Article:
WASHINGTON, DC, July 12, 2013 – Forest owners are urging the Environmental Protection Agency (EPA) to proceed quickly with amendments to its greenhouse gas regulations (Tailoring Rule) following a ruling today by the U.S. Court of Appeals for the District of Columbia Circuit (DC Circuit) in Center for Biological Diversity v. U.S. Environmental Protection Agency. The court decided that EPA did not adequately justify its decision to temporarily defer biogenic emissions from its greenhouse gas regulations, but left the door open to EPA finalizing permanent amendments to its rules regarding the treatment of such emissions. Importantly, the court’s decision does not affect EPA’s ongoing process to develop a permanent decision regarding whether to regulate biomass emissions based on the carbon benefits that forest bioenergy offers compared to fossil fuels.
“EPA did the right thing by deferring the regulations while it reconsiders whether forest bioenergy should be regulated the same as fossil fuel energy,” said Dave Tenny, President and CEO of the National Alliance of Forest Owners (NAFO). “Forest Owners also did the right thing by defending EPA’s action in court. Now the priority is for EPA to complete its amendments to the Tailoring Rule to fully recognize the carbon benefits of forest bioenergy and to do it promptly. The urgency of the situation has now increased significantly.”
In June 2010, EPA adopted the Tailoring Rule to set the threshold that triggers the requirement for stationary sources to obtain Clean Air Act PSD permits for their carbon emissions. In an unexpected departure from the proposed rule and prior agency precedent, EPA for the first time in the final rule regulated carbon emissions from forest bioenergy production the same as fossil fuel emissions. Biomass fundamentally differs from fossil fuels as an energy source because biomass recycles atmospheric carbon through tree and plant growth while fossil fuel carbon emissions accumulate in the atmosphere over time. This means that the combustion of biomass does not lead to net GHG emissions into the atmosphere. EPA had consistently recognized this view prior to the final Tailoring Rule, which suddenly and unexpectedly reversed course from this longstanding policy.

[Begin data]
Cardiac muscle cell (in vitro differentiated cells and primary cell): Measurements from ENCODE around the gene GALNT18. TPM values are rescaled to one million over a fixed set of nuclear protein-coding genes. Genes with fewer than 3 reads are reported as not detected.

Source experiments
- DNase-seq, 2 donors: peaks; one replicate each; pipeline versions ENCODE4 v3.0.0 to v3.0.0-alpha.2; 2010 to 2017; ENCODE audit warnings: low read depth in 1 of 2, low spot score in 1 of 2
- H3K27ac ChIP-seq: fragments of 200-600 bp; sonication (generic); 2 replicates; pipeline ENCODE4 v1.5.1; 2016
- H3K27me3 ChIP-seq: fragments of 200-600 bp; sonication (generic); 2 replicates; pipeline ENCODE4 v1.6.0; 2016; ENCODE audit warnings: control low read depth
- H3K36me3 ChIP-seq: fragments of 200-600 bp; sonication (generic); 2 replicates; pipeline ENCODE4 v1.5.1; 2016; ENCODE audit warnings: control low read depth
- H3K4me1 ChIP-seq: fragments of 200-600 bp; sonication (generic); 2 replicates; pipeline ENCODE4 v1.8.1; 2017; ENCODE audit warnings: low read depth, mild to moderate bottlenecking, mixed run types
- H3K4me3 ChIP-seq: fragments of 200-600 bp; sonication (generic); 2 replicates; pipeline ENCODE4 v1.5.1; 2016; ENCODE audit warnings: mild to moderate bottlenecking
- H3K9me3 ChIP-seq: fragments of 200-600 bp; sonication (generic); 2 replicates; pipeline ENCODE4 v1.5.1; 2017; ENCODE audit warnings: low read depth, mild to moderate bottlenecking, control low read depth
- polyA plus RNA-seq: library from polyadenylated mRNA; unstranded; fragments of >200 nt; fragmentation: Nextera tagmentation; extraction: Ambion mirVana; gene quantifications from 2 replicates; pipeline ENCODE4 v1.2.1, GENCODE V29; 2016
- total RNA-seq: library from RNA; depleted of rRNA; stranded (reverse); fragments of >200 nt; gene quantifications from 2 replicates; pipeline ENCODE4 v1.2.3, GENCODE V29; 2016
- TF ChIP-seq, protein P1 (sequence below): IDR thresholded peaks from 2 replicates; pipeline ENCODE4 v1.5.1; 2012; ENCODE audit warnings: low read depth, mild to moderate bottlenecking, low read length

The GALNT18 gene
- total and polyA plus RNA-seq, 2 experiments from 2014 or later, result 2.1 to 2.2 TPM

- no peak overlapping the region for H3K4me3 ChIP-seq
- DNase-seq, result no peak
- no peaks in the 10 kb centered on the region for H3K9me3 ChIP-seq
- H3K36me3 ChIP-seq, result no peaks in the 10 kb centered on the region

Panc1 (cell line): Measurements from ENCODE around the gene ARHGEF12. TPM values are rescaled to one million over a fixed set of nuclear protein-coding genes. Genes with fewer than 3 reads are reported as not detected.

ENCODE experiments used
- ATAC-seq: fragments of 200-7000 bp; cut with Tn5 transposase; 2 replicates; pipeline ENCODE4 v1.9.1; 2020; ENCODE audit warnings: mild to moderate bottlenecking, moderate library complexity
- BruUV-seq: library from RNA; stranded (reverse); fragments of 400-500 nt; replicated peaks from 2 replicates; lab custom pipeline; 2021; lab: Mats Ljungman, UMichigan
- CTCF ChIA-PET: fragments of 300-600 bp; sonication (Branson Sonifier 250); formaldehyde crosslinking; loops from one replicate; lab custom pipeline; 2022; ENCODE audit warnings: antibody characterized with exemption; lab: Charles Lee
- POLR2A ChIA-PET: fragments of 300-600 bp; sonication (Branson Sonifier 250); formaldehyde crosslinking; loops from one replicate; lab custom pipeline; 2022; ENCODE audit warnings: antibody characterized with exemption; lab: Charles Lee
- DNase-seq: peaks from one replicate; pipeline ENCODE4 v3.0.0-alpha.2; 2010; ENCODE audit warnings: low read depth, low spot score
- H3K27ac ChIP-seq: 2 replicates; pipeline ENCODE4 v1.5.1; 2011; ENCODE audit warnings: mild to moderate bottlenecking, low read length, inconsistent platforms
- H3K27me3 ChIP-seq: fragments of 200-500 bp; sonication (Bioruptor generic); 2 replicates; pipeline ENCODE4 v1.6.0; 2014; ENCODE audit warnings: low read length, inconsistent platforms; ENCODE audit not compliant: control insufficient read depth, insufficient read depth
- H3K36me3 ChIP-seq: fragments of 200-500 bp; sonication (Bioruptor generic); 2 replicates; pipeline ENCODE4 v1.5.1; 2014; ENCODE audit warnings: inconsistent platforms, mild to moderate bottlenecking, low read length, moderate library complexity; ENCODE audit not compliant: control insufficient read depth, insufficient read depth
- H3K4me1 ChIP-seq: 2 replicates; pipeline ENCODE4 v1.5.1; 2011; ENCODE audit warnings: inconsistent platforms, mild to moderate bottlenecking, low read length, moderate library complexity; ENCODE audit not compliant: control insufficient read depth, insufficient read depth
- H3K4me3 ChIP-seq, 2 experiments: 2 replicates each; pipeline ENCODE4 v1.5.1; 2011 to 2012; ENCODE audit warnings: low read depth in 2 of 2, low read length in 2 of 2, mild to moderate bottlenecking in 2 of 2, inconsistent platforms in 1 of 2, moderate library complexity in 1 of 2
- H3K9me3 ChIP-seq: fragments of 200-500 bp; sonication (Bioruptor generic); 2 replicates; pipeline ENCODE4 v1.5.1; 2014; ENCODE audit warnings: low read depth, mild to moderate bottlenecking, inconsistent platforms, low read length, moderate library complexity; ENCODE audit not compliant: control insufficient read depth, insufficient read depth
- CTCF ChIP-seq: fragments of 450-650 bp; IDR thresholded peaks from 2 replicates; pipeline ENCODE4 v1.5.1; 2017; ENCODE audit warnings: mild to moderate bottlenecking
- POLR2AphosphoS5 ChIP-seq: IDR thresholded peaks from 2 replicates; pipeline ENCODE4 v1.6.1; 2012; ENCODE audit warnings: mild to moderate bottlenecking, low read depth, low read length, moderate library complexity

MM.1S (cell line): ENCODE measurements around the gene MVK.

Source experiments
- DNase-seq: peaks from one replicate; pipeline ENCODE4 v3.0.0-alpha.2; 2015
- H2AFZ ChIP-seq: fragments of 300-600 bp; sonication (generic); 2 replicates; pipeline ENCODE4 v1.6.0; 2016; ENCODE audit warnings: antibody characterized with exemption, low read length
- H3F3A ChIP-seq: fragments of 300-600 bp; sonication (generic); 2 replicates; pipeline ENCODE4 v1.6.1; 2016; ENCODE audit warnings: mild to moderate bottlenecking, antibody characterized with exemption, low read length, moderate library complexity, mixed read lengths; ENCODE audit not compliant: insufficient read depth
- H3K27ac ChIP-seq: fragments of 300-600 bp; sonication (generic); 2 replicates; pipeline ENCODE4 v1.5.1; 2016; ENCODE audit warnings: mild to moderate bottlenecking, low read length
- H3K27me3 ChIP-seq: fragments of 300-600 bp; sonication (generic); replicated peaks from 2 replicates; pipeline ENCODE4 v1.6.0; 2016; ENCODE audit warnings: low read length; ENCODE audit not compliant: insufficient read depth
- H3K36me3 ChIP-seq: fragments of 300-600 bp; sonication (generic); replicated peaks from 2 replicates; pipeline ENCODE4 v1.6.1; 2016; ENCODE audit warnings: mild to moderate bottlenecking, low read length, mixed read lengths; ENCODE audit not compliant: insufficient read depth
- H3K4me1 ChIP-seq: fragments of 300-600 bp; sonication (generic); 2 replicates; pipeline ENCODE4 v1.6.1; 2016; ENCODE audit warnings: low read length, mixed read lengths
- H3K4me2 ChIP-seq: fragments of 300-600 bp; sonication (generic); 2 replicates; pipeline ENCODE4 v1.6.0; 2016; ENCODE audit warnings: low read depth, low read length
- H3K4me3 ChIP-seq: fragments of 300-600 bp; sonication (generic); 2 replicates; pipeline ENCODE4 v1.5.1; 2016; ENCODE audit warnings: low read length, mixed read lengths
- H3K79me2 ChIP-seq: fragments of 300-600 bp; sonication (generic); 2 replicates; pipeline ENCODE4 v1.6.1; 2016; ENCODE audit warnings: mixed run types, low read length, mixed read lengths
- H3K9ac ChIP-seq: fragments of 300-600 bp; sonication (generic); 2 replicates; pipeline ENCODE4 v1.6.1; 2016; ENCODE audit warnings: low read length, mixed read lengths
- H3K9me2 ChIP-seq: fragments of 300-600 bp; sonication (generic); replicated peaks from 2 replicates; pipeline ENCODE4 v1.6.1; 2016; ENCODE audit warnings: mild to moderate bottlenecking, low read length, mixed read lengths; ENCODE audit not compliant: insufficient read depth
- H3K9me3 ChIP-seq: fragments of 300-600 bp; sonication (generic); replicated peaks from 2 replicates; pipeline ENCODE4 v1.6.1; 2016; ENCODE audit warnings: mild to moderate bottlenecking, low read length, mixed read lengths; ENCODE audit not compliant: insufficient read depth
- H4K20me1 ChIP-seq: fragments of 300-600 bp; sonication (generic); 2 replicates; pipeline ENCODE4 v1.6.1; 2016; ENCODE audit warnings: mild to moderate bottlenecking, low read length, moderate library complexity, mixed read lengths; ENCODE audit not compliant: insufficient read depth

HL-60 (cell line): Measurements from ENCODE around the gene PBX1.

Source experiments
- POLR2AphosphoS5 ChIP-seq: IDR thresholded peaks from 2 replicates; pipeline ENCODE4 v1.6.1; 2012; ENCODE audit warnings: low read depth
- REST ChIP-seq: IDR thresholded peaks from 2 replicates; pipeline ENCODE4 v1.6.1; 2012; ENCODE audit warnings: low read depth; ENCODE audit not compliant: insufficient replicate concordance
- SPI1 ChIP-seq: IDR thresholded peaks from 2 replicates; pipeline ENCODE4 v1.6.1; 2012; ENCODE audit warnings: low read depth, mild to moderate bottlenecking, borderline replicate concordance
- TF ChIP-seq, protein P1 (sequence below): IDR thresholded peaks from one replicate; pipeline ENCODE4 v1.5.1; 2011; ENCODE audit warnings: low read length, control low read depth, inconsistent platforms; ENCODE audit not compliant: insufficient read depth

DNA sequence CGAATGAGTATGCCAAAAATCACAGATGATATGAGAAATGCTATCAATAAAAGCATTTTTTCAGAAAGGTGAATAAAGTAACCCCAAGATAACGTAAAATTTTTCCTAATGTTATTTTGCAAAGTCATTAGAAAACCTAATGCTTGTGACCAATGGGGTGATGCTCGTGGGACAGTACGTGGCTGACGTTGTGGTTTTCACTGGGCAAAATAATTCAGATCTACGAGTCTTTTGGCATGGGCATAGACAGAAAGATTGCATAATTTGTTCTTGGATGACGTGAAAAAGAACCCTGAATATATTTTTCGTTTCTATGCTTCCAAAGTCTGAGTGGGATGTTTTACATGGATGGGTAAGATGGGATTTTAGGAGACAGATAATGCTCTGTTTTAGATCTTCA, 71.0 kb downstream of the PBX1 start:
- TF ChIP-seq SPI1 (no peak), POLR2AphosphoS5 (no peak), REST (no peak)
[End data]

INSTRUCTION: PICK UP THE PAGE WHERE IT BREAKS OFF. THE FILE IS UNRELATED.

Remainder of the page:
In July 2011, EPA published the Deferral Rule after granting NAFO’s petition to reconsider the treatment of bioenergy carbon emissions under the Tailoring Rule. The Center for Biological Diversity and others immediately challenged the deferral. NAFO and others* intervened in the case in support of EPA.
U.S. forests offset about 14% of total annual U.S. carbon emissions, a benefit to the public that is widely viewed as a key contribution to mitigating climate change. However, the Tailoring Rule amendments will heavily influence the extent to which private forest owners, who own and manage nearly 60% of the forests in our country, continue providing this benefit.
“EPA must now work with the U.S. Department of Agriculture on permanent amendments to the Tailoring Rule as part of the climate change solution,” Tenny said. “The agencies can then engage forest owners on a broader policy framework promoting the considerable mitigation benefits private forests provide.”
*Other intervenors include: American Forest & Paper Association, American Wood Council , Biomass Power Association, Corn Refiners Association, The Florida Sugar Industry, National Oilseed Processors Association, Rubber Manufacturers Association, Treated Wood Council, Utility Air Regulatory Group and Renewable Fuels Association.
# # #